D.R.: There will be a ton of magically enhanced weapons and items in the game. A random generator creates equipment based on the level of your character so that when you are awarded a magic item, you get something good. In addition to these randomly generated items, there are unique, specifically designed items that have unique histories, names, and abilities. There are slots on the character for the head, body, feet, hands, wrists, waist, as well as slots for various types of jewelry and adornments.
The “power” of many items is also increased in potency as you get stronger in the game, meaning that there is (potentially) a ring of fire resistance that has an even higher percentage resistance in another chest a few dungeons away.
Because of the random nature of our generator, and the possibility of magic items carrying up to 3 magic additions, there are literally tens of thousands of items that can be created. You can get amulets that increase your chance to destroy undead, weapons that not only do damage but steal health from the attacker, shields that send damage back to the attacker and deflect acid strikes, boots that give you special abilities with undead, and so on.

PC Dome: Why did you choose to use a 2D engine instead of a 3D one?
I.H.: For an RPG, 2D still makes a lot of sense. The top-down perspective lends itself to 2D, and our artists really like the creative freedom that they have in creating images without having to worry about poly counts. The Cathedral in Barcelona would be a pale shell of what it currently is if they had to worry about that sort of thing. As far as 3D advantages go, our proprietary Velocity engine addresses some of them. While our rendering engine is 2D in presentation, we use 3D characters and convert them in real-time to 2D so we can anti-alias them and make them look great. This cuts down on animation information, and allows for more monsters in a given area, and so on.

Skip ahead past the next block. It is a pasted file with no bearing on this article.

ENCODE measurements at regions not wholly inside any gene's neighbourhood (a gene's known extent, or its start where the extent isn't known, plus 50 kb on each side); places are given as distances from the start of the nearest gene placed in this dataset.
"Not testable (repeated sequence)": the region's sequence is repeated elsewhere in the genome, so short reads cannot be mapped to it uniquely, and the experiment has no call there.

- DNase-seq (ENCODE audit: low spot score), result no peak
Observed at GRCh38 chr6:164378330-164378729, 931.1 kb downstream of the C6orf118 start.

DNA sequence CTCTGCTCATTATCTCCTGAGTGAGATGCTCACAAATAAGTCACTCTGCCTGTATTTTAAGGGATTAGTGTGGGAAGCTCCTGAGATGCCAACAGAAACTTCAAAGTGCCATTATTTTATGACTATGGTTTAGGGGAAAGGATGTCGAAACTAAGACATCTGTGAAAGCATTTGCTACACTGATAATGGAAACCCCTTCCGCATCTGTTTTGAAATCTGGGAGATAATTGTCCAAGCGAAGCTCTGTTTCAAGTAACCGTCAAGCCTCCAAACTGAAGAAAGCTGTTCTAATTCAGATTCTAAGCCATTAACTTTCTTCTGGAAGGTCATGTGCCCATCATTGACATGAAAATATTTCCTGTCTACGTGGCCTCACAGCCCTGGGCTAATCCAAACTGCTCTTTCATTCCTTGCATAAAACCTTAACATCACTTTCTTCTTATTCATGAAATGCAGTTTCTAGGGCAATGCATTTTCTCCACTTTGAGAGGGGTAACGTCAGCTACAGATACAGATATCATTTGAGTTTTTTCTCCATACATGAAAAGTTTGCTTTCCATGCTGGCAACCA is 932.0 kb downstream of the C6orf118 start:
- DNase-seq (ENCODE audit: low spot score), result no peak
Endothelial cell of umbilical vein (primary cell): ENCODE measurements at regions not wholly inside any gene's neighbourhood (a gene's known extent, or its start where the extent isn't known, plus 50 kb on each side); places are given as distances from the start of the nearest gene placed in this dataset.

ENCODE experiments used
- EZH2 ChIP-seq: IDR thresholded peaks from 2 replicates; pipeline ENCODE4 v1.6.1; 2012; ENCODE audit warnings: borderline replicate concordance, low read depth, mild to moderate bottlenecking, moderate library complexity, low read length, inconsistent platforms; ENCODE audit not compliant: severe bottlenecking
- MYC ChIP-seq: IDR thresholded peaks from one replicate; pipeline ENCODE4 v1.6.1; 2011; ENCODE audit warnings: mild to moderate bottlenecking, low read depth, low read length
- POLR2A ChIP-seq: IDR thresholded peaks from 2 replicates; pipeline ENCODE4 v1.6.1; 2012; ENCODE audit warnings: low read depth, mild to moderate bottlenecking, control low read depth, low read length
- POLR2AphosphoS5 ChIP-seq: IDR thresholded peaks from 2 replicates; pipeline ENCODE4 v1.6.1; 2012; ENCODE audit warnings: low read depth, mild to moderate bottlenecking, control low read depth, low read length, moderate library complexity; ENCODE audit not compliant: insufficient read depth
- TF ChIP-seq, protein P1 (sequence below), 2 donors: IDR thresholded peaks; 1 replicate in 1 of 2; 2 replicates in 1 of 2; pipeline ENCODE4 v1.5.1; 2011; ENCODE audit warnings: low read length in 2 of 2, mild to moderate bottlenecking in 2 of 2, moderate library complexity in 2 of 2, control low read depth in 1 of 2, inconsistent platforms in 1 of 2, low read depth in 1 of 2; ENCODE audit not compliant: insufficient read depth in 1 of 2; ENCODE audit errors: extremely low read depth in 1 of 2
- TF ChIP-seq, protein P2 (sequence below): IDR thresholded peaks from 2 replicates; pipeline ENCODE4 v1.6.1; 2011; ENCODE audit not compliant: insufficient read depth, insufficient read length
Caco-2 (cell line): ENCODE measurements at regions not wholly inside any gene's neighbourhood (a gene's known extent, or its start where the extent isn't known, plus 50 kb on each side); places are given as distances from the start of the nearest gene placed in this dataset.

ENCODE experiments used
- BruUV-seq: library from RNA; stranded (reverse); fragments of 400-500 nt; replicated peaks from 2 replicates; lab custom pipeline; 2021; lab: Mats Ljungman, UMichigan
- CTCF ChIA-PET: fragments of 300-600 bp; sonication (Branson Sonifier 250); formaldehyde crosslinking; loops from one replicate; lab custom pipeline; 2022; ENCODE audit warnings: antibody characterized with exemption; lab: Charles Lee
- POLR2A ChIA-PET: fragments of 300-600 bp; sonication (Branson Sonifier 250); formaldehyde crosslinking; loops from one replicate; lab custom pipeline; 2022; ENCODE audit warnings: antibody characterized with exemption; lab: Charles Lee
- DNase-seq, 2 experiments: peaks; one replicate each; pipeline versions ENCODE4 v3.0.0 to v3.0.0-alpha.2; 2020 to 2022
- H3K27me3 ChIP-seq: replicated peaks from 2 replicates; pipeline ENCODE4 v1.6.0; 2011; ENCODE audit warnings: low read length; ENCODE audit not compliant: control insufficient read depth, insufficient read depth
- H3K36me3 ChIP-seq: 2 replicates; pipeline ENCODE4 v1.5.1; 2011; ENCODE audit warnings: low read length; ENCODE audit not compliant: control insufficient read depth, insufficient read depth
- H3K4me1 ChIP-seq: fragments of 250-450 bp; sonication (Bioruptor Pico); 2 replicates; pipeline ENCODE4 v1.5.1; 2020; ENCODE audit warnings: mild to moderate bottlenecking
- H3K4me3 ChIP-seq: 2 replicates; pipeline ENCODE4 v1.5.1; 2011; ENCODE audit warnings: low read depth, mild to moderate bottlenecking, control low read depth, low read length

PC Dome: Could you tell us some interesting new feature of the game (maybe one that wasn't mentioned before about it :)?
D.R.: One nice feature in our game is the way we handle the Sneak skill. You actually get experience by successfully sneaking past enemies that would otherwise attack you if they knew you were there. So as you sneak by, you will see your experience going up the longer you spend near the enemy. By sneaking alone, you can get up to 75% of the experience that killing the enemy would have produced.

PC Dome: After Lionheart, are you planning to create an expansion, or you'll most likely begin another new project?
I.H.: Actually, we can’t talk about our next game yet. Very hush-hush.

PC Dome: What's the currently planned release date of the game? In which development phase are you at the moment?
I.H.: We are in the late stages of bug fixing. While the designers are fixing mostly typographical and minor scripting problems, the programmers are having fun with multiplayer bugs. There are still some things I want to touch up to get it ready to ship, but other than that, the single player game is almost done.
As far as release goes, I think Black Isle has it pegged for a Third Quarter release (early Fall).

PC Dome: Thanks for your answers, we wish you all the best for the remaining time of the development.

Kattints ide, ha tetszett a cikk!

Lionheart: Legacy of the Crusader


Fejlesztő: Reflexive Entertainment

Kiadó: Black Isle Studios

Forgalmazó: seven m

Megjelenés: 2003. ősz

Minimális rendszerigény: Pentium III 300, 64 MB RAM